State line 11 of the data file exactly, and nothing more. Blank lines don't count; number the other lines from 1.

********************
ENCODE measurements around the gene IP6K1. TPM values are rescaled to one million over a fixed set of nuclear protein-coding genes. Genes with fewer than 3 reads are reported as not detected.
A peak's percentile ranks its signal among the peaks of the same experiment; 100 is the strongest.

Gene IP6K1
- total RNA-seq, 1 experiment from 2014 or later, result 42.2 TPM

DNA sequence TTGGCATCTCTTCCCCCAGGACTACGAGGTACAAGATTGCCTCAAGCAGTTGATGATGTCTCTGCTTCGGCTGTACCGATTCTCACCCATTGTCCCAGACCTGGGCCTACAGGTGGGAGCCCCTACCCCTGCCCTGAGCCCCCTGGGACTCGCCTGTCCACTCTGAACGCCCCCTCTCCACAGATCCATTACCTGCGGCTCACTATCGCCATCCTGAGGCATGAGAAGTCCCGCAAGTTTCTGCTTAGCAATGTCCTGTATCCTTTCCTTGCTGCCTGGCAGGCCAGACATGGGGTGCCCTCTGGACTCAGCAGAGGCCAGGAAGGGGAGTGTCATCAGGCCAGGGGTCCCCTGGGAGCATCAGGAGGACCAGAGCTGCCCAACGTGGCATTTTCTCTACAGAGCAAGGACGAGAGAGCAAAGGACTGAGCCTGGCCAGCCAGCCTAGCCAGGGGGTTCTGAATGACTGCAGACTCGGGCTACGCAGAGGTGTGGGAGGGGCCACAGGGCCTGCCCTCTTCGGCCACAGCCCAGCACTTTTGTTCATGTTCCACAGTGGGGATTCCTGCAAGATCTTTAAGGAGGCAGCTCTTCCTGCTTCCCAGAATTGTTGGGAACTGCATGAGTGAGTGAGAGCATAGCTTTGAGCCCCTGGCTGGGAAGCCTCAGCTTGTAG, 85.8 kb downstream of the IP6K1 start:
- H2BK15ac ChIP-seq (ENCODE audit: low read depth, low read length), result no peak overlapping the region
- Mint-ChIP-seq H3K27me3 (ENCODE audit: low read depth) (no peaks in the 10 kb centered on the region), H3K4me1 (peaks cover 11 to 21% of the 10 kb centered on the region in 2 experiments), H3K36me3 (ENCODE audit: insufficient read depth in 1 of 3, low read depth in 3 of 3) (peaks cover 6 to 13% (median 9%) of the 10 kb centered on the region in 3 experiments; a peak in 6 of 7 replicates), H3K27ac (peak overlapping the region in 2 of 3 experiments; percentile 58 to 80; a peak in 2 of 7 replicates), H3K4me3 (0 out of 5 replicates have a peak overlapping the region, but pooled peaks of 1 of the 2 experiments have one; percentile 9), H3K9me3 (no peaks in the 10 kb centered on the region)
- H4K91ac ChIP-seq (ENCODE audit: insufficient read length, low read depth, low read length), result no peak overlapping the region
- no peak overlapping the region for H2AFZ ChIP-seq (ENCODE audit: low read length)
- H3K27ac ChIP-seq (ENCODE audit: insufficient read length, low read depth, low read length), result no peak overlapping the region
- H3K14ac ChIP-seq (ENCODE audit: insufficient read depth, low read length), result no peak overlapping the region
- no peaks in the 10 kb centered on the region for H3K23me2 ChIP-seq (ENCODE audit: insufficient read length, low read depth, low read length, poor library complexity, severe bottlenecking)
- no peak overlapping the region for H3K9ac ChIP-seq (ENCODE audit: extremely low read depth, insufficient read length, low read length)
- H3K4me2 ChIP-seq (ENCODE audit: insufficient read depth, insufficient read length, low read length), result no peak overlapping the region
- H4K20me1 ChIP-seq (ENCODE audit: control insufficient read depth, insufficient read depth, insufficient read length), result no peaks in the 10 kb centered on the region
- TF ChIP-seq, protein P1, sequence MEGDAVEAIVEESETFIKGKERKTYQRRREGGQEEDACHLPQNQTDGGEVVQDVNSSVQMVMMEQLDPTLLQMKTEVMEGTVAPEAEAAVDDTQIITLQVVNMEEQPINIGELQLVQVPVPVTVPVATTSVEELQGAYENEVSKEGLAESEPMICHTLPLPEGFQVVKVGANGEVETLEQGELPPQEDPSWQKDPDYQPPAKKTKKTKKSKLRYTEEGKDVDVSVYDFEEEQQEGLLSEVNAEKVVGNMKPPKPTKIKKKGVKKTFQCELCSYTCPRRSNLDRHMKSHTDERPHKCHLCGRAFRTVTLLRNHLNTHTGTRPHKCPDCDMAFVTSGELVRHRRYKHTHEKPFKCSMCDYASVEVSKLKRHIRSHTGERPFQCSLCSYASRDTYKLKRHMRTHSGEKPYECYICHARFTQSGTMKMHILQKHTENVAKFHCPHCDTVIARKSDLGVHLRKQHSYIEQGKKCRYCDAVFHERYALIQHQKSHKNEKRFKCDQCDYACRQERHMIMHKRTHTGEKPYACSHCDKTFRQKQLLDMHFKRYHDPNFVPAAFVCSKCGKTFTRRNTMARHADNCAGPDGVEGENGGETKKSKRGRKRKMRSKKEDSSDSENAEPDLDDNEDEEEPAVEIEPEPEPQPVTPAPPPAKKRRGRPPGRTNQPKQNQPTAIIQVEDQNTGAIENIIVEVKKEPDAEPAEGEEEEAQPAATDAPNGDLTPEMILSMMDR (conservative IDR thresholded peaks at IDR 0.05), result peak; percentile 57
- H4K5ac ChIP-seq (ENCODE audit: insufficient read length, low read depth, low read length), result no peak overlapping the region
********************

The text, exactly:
- H3K14ac ChIP-seq (ENCODE audit: insufficient read depth, low read length), result no peak overlapping the region